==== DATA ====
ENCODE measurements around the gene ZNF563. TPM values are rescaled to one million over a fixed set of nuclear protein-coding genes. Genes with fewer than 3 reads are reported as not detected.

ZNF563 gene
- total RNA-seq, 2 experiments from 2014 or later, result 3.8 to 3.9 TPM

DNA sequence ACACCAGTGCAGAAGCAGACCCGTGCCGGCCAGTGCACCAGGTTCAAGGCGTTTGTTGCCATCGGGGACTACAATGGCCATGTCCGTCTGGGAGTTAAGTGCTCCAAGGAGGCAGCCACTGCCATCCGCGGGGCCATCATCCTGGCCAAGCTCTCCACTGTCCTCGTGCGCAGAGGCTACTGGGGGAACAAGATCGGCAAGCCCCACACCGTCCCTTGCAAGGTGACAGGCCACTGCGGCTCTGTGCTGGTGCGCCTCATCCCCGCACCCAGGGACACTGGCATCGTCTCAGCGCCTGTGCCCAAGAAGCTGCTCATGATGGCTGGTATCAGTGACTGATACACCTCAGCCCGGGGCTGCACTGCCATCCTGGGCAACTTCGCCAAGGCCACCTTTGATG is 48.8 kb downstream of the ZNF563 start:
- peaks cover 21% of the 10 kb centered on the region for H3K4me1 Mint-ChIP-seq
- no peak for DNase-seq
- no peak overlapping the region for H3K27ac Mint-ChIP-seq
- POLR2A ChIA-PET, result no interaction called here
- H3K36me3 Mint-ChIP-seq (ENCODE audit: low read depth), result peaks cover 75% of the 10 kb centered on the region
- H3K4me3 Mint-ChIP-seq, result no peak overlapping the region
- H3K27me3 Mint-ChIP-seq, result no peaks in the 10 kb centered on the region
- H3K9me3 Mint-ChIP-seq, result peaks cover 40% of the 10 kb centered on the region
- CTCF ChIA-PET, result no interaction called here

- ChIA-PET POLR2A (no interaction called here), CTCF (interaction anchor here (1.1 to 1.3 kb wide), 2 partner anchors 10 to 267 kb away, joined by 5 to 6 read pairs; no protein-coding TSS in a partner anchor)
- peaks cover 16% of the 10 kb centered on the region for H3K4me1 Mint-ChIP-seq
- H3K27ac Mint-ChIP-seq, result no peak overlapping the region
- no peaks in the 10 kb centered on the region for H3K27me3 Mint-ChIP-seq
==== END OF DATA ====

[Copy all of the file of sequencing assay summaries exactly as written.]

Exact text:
ENCODE measurements around the gene ZNF563. TPM values are rescaled to one million over a fixed set of nuclear protein-coding genes. Genes with fewer than 3 reads are reported as not detected.

ZNF563 gene
- total RNA-seq, 2 experiments from 2014 or later, result 3.8 to 3.9 TPM

DNA sequence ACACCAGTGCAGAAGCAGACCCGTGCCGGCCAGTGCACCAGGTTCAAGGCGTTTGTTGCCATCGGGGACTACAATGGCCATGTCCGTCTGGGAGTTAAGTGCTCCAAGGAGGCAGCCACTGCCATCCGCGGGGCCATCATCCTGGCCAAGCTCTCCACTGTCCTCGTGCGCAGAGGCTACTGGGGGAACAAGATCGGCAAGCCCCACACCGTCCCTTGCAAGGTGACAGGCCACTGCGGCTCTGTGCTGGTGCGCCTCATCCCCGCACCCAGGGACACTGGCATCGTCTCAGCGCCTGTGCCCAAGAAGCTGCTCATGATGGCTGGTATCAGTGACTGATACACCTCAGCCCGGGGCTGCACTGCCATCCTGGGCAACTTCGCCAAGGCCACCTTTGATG is 48.8 kb downstream of the ZNF563 start:
- peaks cover 21% of the 10 kb centered on the region for H3K4me1 Mint-ChIP-seq
- no peak for DNase-seq
- no peak overlapping the region for H3K27ac Mint-ChIP-seq
- POLR2A ChIA-PET, result no interaction called here
- H3K36me3 Mint-ChIP-seq (ENCODE audit: low read depth), result peaks cover 75% of the 10 kb centered on the region
- H3K4me3 Mint-ChIP-seq, result no peak overlapping the region
- H3K27me3 Mint-ChIP-seq, result no peaks in the 10 kb centered on the region
- H3K9me3 Mint-ChIP-seq, result peaks cover 40% of the 10 kb centered on the region
- CTCF ChIA-PET, result no interaction called here

- ChIA-PET POLR2A (no interaction called here), CTCF (interaction anchor here (1.1 to 1.3 kb wide), 2 partner anchors 10 to 267 kb away, joined by 5 to 6 read pairs; no protein-coding TSS in a partner anchor)
- peaks cover 16% of the 10 kb centered on the region for H3K4me1 Mint-ChIP-seq
- H3K27ac Mint-ChIP-seq, result no peak overlapping the region
- no peaks in the 10 kb centered on the region for H3K27me3 Mint-ChIP-seq